Surrounded by pristine waters of the North Sea and the Atlantic ocean and in sight of Scotland, the peaceful, close-to-nature peoples of Orkney flourish.
From historic roots in farming and fishing these individual masters of agriculture and aquaculture have also fostered their own unique culture of hospitality. Together with fresh farm produce and freshly harvested seafood there is an unpretentious welcome of friendship, service and quality provisions. All set against a background of sharing a rich historic legacy of their Neolithic and Palaeolithic forefathers with curious visitors from across the globe.
Monumental constructions have prevailed, from historic feats of mankind’s endeavour to fulfilling roles of vitality in this 21st century community. Paramount in this scene is the 12th century architectural masterpiece of Kirkwall Cathedral. Its historic stature is a centrepiece for all Orcadian peoples, radiating vibrant cultural waves far beyond its religious heartbeat. From piano recitals, Elizabethan choristers, weddings and a glorious setting for an international music festival the iconic Cathedral touches the hearts of both Orcadian folk and admiring visitors alike.
For all of its vibrant culture, its world-class archaeology and its breath-taking topology there is a greater prize for those that pierce the tourist facade. It is peace. Peaceful lifestyles from living in harmony with nature: peace of mind from living in harmony with fellow humans in a low-crime environment: peace of mind to live in fresh air, unpolluted atmospheres, pristine waters and temperate weather patterns which rarely freeze and never blister.
Beyond the tourist sights lies a haven of natural hospitality, warmth and friendliness from a people proud of their culture, environment and close-to-nature lifestyles. From across the planet visitors reflecting upon their ancient roots by viewing Skara Brae, Maeshowe and the myriad of archaeological wonders, should also make time to experience nature. Clifftop walks, hillsides, coastal pathways, birding and the like create enduring memories of refreshing and rejuvenating holidays.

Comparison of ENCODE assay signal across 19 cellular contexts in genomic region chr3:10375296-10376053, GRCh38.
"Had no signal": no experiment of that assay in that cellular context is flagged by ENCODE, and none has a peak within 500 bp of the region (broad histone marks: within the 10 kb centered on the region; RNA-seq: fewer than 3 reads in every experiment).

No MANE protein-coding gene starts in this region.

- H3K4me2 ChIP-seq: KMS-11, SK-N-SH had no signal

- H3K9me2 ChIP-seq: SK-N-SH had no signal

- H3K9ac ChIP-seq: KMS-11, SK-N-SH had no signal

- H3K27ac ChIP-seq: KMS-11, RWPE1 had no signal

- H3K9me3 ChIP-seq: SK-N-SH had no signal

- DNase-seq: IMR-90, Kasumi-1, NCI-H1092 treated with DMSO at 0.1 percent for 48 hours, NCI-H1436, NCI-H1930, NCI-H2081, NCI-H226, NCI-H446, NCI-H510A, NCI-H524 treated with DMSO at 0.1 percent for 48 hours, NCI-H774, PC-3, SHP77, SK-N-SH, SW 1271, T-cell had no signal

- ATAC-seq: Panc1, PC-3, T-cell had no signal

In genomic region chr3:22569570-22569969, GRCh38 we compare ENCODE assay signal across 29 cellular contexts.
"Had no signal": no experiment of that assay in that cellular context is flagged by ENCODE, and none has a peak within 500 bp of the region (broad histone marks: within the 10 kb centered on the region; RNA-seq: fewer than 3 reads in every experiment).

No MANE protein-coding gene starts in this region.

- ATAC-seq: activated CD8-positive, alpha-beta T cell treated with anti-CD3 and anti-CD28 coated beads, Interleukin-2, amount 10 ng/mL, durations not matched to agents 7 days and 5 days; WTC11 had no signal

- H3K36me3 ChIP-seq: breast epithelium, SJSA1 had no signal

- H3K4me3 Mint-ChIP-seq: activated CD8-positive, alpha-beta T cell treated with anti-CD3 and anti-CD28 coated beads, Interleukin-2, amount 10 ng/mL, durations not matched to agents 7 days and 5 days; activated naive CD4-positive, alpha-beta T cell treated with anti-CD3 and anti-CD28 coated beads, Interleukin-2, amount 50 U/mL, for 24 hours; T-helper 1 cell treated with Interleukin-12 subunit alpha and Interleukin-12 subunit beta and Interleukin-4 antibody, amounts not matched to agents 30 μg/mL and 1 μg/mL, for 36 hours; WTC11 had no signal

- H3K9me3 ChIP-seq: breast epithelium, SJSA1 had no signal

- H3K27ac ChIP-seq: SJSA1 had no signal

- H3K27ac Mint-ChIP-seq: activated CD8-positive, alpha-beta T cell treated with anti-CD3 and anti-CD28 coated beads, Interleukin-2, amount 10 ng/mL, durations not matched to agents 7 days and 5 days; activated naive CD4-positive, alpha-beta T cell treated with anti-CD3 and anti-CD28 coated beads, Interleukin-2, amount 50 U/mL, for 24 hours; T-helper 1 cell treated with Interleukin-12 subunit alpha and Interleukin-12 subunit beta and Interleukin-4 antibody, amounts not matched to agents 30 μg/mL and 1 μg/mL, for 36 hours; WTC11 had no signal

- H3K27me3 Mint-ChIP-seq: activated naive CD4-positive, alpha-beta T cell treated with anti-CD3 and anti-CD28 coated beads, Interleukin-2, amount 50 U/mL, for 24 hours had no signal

Meanwhile . . .
For those that seek out the true natural splendour and beauty of these islands there are many unspoiled places. On the happy island of South Ronaldsay, sheltered around a natural harbour lies the quaint village of St Margaret’s Hope, unspoiled by the march of time. Here is sheep that have taken their coats off to bask in the sun by the sea.
Alongside its blacksmith’s workshop, craft centre, church and community hall, there is a flourishing vibrancy of hospitality fostered by the new generation of Orcadian service providers. The Murray Arms combines the atmosphere of a traditional pub with local fare of fresh seafood, a welcoming insight into village life for causal visitors and bed and breakfast guests.
Moving with the times Robertson’s Coffee Hoose and Bar by day transforms into an eclectic cocktail bar and live music venue in the evenings.
it's a pleasant place to tarry while sipping Orkney gin or munching a scrummy home-baked coffee and walnut delight.
St Margaret’s Hope is the fast sea-going gateway to Orkney courtesy of Pentland Ferries.
Set in the idyllic rural pastureland of the happy Island of South Ronaldsay is the home of the Missing Bell at Eastward House.
Here is view from above the Missing Bell:-
In addition to traditional fare, high quality local and regional produce become the essence of exquisite international cuisine celebrating the best of other island nations such as Polynesian and Japanese cuisine from The Missing Bell at Eastward Guest House. Maintaining a traditional link with the past is ‘The Orcadian Feast’ with its Palaeolithic elements of seafood, wild boar and venison.
Be happy, Be healthy,
Puffin photo at Birsay courtesy of guest David Kroemer.
"This church had 134 years of weddings, blessings and Sunday school; it must be Inculcated with love, the walls must exude happiness and joy." Keiko Yamaga-White November 2007